Article Text


ILD mechanisms
S118 Direct visualisation of collateral ventilation in COPD with hyperpolarised Gas MRI
  1. H Marshall1,
  2. M H Deppe1,
  3. J Parra-Robles1,
  4. S Hillis2,
  5. C Billings2,
  6. S R Miller3,
  7. J H Watson3,
  8. J Wolber4,
  9. D A Lipson3,
  10. R Lawson2,
  11. J M Wild1
  1. 1Academic Radiology, University of Sheffield, Sheffield, UK
  2. 2Respiratory Medicine, Sheffield Teaching Hospitals NHS Trust, Sheffield, UK
  3. 3GlaxoSmithKline, King of Prussia, Pennsylvania, USA
  4. 4GE Healthcare, Amersham, UK


Introduction and Objectives Collateral ventilation is important in pathophysiology of Chronic Obstructive Pulmonary Disease (COPD), complicated pneumothorax, and bronchoscopic lung volume reduction surgery but limited observations of it in vivo have been attained. Current techniques capable of imaging collateral ventilation require monitoring over multiple breathing cycles and use ionising radiation. Here we present the first single-breath demonstration of collateral ventilation, by using hyperpolarised gas MRI.

Methods Ten patients with moderate to severe COPD as defined by NICE guidelines were scanned using a 1.5T whole body MRI system. A mix of 200 ml hyperpolarised 3He and 800 ml N2 was inhaled, and 3He MR images were acquired. 3D images with full lung coverage were acquired at six time-points during a single breathhold.

Results Abstract S118 figure 1 shows example sequential images in one patient, with insets highlighting an area with late ventilation. Hyperpolarised 3He MR signal is non-renewable and diminishes over time. In normally ventilated regions of the lung this expected signal decay is observed. However, in the regions indicated with arrows the signal increases over time due to collateral ventilation, with a progressive influx of polarised gas from the edge of the defects towards the centre. The long time constants for ventilation of some areas are not compatible with their ventilation via their feeding bronchi. Instances of collateral ventilation were observed in eight of the ten patients scanned. These examples varied in defect size, number and fill-rate from the strongest case (Abstract S118 figure 1) to much more subtle effects.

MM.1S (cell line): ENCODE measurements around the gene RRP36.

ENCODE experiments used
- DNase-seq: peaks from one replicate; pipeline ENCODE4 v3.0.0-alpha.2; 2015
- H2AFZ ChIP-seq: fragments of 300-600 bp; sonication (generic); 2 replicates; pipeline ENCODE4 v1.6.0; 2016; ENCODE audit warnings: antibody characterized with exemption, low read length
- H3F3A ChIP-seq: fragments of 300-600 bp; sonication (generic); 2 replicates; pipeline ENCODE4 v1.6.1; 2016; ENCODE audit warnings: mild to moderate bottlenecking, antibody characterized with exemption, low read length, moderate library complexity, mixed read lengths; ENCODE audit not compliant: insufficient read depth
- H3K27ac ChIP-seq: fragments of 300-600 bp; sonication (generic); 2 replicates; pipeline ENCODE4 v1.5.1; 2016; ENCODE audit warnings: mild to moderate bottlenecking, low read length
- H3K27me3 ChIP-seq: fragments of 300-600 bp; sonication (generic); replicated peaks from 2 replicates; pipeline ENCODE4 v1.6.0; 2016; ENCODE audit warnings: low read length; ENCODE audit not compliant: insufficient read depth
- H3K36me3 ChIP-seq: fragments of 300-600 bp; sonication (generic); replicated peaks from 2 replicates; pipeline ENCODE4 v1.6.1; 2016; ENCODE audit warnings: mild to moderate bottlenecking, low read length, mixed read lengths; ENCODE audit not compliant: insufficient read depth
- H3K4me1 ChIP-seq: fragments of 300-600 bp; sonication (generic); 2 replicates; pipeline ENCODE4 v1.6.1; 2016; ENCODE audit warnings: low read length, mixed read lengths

Abstract S118 Figure 1

Images tracking collateral ventilation in a COPD patient (A–F), all displayed with the same colour-scale.

Conclusions A method for direct visualisation of collateral ventilation within a single breath-hold has been demonstrated in COPD patients for the first time. The technique gives 3D full lung coverage, and is non-invasive and non-ionising. The ability to image collateral ventilation directly may help to understand pathophysiology in COPD and aid assessment for therapy.

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